Racing down past the soccer fields, back through the tunnel, and to the turnaround straightaway, I knew that Roger was long gone. “Aren’t you the rabbit? Shouldn’t you be ahead of Roger?” I heard a coach yelled at me as I passed him. Oh well, at least I was in 2nd place right?

Awkwardly in Style

Maybe it’s because of the different times, or perhaps I’m older and grown up. Heck, perhaps being a teacher makes me notice this even more. Whatever it is, I cannot help but notice the awkward situation when I walk in certain teen hang out spots: the mall, a fast food chain, the theater, and yes, even coffee shops.

I was hanging out with Panda last night. Neither she nor I wanted a dull Friday night so we made a date of it: dinner and a movie. We were at Old Orchard Mall and we could not help but acknowledge the mass of teenagers (and preteens) roaming around. Whether they were shopping, walking around in their cliques, or even eating at the food court, they were everywhere! It was worse than two rabbits breeding.

As we went along our business and catching up with each other, I could not help but keep a constant eye at the teenagers around me. Last thing I wanted was to see a kid from school walk by; especially a kid I don’t know yet.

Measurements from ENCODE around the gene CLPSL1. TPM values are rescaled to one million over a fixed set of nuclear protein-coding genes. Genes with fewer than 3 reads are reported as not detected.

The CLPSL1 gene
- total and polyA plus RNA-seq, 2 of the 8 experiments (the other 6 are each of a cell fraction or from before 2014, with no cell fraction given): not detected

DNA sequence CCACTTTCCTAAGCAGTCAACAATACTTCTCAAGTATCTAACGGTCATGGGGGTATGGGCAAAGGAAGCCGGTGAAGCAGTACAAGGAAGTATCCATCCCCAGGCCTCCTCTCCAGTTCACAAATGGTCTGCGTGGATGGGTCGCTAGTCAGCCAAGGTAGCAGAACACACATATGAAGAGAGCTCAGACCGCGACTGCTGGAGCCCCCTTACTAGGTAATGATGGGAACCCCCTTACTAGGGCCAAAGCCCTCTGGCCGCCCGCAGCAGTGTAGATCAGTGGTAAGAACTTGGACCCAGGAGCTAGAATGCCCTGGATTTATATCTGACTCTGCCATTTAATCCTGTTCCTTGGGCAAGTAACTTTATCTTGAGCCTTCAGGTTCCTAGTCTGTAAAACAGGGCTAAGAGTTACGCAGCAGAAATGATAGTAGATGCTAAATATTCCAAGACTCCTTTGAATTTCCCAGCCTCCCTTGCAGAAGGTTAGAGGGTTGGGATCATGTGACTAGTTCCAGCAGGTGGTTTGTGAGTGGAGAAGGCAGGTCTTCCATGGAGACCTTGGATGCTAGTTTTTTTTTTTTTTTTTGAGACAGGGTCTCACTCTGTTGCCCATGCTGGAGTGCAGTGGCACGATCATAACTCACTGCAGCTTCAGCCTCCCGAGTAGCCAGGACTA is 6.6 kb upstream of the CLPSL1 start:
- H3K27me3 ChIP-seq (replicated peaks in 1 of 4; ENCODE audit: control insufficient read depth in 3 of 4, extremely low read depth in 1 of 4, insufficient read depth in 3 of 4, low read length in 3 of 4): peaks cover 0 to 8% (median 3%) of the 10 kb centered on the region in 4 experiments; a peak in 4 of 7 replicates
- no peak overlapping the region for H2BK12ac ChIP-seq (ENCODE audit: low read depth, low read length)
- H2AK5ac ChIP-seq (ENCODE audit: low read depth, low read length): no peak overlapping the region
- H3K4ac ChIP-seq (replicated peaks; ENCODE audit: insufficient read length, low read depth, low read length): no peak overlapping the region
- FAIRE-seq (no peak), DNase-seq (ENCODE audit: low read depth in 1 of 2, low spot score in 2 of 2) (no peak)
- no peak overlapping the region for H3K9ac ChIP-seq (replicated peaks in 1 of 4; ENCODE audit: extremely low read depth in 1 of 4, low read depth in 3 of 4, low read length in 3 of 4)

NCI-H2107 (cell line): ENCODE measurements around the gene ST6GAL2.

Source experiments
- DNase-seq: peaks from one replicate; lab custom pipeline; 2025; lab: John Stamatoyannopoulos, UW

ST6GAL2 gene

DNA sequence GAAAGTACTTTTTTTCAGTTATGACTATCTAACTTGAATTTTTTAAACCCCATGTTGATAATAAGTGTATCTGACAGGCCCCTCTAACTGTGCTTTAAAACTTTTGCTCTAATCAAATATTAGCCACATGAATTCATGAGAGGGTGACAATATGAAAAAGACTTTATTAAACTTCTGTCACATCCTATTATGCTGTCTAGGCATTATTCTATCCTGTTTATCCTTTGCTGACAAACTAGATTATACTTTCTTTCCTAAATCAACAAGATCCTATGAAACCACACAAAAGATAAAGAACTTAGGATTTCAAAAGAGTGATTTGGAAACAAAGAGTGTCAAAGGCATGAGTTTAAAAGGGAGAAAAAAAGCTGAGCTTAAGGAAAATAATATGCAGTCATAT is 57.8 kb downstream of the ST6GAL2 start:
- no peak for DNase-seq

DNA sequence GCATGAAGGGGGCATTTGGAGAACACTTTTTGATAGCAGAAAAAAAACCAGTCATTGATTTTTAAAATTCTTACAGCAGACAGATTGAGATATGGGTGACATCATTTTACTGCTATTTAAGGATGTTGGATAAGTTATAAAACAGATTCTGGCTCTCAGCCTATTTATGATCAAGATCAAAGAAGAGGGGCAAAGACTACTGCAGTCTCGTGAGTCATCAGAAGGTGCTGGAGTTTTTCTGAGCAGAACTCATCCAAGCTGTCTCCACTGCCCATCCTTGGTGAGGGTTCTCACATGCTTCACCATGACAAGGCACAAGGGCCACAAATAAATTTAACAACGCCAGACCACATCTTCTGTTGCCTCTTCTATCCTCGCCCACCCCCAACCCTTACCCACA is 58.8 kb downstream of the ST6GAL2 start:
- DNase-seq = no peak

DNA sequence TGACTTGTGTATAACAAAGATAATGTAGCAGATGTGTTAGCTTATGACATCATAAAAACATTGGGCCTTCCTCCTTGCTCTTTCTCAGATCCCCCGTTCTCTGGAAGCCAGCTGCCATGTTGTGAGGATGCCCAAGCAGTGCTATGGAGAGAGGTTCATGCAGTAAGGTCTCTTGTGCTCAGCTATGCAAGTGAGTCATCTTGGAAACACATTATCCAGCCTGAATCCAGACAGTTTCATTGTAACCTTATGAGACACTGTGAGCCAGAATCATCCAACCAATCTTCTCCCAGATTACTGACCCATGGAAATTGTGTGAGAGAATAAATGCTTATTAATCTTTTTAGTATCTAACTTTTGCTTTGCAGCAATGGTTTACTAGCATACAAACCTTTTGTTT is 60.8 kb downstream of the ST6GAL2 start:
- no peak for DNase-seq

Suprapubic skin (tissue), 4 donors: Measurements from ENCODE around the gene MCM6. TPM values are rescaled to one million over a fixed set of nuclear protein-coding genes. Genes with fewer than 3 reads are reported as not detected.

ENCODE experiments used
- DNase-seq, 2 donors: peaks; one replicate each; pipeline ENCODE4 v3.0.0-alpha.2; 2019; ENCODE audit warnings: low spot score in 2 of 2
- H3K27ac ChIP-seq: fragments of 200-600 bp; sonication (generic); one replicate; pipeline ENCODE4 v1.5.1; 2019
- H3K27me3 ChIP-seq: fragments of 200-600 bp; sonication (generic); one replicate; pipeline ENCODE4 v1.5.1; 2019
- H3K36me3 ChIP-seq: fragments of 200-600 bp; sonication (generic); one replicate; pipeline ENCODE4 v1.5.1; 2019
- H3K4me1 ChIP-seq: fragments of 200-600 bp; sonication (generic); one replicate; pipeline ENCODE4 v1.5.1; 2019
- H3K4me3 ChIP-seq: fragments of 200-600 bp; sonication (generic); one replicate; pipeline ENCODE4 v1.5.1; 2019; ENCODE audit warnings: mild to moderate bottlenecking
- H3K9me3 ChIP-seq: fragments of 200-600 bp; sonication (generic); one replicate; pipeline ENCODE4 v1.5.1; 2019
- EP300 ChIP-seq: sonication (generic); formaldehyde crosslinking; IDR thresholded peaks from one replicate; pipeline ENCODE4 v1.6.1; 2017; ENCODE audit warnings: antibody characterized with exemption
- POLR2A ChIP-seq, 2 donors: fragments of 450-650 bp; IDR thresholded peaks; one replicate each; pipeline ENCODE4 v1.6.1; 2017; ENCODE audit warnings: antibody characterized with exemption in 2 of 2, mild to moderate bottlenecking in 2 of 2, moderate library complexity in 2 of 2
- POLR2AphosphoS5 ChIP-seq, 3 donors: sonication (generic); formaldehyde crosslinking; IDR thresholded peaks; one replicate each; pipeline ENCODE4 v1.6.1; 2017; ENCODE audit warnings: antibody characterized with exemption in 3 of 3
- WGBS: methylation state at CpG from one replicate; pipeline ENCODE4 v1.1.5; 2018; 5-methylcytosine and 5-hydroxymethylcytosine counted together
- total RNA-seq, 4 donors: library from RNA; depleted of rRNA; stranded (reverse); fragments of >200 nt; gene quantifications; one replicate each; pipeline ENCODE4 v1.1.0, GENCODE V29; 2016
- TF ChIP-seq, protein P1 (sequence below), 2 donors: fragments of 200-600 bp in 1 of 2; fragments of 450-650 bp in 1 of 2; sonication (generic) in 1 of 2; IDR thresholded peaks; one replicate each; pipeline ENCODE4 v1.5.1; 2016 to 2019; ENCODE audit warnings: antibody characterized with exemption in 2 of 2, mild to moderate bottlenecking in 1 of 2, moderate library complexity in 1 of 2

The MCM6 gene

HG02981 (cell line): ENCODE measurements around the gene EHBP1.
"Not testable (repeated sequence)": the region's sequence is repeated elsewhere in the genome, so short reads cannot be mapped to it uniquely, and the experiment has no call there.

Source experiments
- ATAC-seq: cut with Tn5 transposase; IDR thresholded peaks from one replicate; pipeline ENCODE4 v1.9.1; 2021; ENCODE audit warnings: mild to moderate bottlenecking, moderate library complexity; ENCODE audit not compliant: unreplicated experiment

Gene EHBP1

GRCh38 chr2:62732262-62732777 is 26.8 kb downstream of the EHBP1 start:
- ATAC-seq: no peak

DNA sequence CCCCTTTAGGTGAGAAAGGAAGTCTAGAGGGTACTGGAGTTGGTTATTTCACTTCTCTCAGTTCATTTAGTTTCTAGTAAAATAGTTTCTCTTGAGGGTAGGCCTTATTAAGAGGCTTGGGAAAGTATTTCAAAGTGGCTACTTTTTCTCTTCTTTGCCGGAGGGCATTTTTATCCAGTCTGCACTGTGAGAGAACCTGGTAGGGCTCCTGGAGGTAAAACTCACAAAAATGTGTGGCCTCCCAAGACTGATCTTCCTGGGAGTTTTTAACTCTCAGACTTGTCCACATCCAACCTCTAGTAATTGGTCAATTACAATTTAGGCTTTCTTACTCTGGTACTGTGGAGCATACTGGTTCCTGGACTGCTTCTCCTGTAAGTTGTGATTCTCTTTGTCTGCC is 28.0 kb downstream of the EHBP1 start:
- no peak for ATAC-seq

Looking around, I could not help but to think of the scene in “Mean Girls” where Cady, Janis, and Damian saw Ms. Norbury wandering the mall. Have I sank so low that being a teacher, my only natural habitat is school? I mean, I’m still cool right? My Quigley kids would vouch for me; heck, even the Tech Club would agree that I’m a hip young teacher. Right? Right?

Well, whether I’m cool or not, I could not believe the kids at the mall last night. The girls sitting around the table in the food court reminds me of middle aged women and probably desperate, who gather weekly to chat and gossip. The prep boys walking around the mall are precursors to drunken and over sexed frat boys in college. Finally, the punk rockers who assembled around a certain store or area best reflects the post-rock/hippie generation who are all for free love and pot. And here I am, normal and possibly cool, awkwardly among a crowd of teenagers asking myself if I, or anyone I knew, was ever like that?

Probably not. Boy how the times had changed.